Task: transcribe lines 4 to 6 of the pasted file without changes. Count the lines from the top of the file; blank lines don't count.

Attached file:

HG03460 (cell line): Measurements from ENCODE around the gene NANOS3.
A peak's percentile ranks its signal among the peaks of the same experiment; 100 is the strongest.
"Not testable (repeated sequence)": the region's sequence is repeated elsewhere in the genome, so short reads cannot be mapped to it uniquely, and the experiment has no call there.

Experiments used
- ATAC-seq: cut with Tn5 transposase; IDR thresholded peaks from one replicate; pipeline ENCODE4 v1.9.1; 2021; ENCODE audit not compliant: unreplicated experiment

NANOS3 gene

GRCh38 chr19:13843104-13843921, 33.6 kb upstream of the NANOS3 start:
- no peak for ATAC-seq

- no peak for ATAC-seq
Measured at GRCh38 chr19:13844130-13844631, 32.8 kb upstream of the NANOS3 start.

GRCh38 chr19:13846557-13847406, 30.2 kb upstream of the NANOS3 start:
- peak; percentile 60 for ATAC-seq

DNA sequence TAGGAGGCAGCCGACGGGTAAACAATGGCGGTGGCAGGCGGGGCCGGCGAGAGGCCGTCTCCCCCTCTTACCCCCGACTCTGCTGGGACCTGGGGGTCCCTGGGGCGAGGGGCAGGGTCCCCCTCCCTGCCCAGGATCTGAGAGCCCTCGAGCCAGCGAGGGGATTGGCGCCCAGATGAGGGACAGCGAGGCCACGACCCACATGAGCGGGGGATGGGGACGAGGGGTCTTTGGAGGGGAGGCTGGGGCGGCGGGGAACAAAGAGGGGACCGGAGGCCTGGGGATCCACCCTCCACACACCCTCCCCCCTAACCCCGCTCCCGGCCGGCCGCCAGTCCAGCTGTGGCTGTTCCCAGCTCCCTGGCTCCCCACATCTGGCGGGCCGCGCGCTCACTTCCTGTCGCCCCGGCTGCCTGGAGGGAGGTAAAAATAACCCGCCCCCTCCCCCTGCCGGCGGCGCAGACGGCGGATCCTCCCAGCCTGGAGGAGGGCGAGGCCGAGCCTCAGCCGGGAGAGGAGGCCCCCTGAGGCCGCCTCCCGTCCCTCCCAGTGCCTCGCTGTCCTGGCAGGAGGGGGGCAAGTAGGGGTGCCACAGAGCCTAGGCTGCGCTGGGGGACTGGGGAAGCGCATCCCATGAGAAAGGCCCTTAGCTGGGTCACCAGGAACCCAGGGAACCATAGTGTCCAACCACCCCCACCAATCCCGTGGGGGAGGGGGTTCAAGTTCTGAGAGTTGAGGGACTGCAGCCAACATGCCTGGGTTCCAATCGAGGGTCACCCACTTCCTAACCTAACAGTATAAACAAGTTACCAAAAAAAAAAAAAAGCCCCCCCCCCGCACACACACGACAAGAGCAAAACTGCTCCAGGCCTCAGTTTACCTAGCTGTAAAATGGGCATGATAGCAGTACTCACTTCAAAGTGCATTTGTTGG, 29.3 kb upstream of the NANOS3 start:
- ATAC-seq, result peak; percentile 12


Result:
Experiments used
- ATAC-seq: cut with Tn5 transposase; IDR thresholded peaks from one replicate; pipeline ENCODE4 v1.9.1; 2021; ENCODE audit not compliant: unreplicated experiment

NANOS3 gene